Armour Meat Packing Plant, Missing Buildings and Structures

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The above photo gives an impression how massive the National Stockyards were; Armour was in the upper right hand corner of the picture.

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What is most shocking about the aerial photo is just how much of the yards, and Armour itself, is gone.  There were several large warehouses in front of the power plant (the building with two smokestacks), but of primary interest now is the long “cattle run” that began down in the yards and rose slowly up to the second floor level of the Armour plant.

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All photos from 1986 courtesy of Dennis Bensheimer.

The cattle run would have first passed by this destroyed building, seen above in June 1986, and below in the present day.  As can be seen when comparing the two photos, the upper row of windows have collapsed; these would have originally looked out towards the smokestacks from the lard refinery.

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As can then be seen, the cattle run passed by on rear of the plant, tall enough apparently for there to be several sheds and other storehouses under the run.

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The cattle run was already partially demolished in 1986, and now no longer exists in any portion.  Its heavy timber construction undoubtedly was susceptible to the elements.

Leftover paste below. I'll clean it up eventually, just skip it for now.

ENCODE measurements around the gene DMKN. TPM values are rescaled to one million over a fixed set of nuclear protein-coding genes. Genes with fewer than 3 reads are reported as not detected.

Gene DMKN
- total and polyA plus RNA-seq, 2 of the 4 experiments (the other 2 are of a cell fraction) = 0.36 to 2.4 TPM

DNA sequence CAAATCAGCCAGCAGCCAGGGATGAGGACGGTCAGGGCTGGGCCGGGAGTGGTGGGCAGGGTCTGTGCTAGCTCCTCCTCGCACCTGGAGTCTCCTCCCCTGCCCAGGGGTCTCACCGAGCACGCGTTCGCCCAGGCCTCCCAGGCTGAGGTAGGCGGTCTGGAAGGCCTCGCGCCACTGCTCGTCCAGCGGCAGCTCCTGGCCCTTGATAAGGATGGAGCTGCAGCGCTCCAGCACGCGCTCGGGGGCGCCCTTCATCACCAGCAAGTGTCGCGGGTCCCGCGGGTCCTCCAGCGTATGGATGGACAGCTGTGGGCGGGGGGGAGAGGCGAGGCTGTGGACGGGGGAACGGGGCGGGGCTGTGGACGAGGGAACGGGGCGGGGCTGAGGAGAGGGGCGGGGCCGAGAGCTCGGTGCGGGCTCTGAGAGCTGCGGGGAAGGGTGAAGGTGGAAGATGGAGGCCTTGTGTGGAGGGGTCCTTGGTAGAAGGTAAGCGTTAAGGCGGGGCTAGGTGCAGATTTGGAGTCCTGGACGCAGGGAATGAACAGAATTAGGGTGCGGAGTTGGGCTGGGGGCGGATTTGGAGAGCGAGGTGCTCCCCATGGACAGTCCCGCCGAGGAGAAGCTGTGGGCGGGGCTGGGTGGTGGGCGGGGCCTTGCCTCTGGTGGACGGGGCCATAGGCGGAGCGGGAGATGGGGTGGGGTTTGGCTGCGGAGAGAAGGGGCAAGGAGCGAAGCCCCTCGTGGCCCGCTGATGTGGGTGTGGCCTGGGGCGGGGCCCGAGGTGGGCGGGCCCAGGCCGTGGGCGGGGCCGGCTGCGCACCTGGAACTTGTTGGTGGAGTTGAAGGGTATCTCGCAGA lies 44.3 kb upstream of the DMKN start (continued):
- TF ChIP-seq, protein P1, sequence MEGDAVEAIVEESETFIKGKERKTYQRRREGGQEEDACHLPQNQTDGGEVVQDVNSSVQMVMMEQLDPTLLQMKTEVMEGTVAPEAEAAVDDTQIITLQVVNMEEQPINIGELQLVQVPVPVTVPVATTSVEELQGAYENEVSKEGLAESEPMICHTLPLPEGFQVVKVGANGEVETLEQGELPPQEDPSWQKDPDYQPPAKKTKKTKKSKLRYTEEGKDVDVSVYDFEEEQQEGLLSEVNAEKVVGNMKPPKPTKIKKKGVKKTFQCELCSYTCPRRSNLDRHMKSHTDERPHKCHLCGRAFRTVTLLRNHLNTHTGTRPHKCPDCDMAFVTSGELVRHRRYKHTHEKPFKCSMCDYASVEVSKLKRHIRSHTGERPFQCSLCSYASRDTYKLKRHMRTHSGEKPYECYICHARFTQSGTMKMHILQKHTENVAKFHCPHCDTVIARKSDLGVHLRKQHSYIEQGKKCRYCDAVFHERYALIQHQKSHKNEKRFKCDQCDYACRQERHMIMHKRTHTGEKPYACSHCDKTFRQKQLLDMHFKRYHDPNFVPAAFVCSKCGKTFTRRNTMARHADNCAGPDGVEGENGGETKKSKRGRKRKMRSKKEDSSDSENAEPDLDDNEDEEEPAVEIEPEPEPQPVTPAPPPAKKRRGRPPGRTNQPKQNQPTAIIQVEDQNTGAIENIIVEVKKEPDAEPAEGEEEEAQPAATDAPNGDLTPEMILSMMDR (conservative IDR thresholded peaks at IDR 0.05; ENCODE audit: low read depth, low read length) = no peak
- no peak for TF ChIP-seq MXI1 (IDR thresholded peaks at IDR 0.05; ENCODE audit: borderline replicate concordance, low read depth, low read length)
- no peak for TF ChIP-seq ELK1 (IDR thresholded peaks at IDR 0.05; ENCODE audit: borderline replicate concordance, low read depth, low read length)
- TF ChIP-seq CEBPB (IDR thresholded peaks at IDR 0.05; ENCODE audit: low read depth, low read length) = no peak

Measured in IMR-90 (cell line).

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All photos from 1986 courtesy of Dennis Bensheimer.

I’ll be honest, I didn’t believe at first that these structures did in fact hold the weight of thousands of cattle trampling over them every day, but the photographs and Sanborn maps corroborate each other.  There would have been an enclosed structure on top of the supports seen above and below, leading to the slaughterhouse building behind the power plant.

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The postcard below, from Chicago, illustrates what an intact cattle run probably looked like at National City.

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Here is another Sanborn map detail below that shows the cattle run and the buildings underneath it.

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This historic photograph is some of the only evidence left of the large meat refrigerators that fronted the Armour complex.  Everything except the smokestacks peaking out above the building in the foreground is gone.

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We know these structures stored beef and pork before the products were shipped off on the rail lines running in front of Armour; examine the Sanborn maps below to see the various uses for each “cooler,” as the warehouses are labeled.  The covered railroad tracks are clearly visible.  The most fascinating aspect of these new photos and maps is the revelation that the slaughtering process was multi-storied, and did not just function on the ground level; animals and their meat made it up to even the fourth floor of the various buildings at the plant.

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Update: Demolished by implosion in April 2016.

One Comment Add yours

  1. Ann says:

    This is seriously fascinating. I hope Armour doesn’t continue to disappear…

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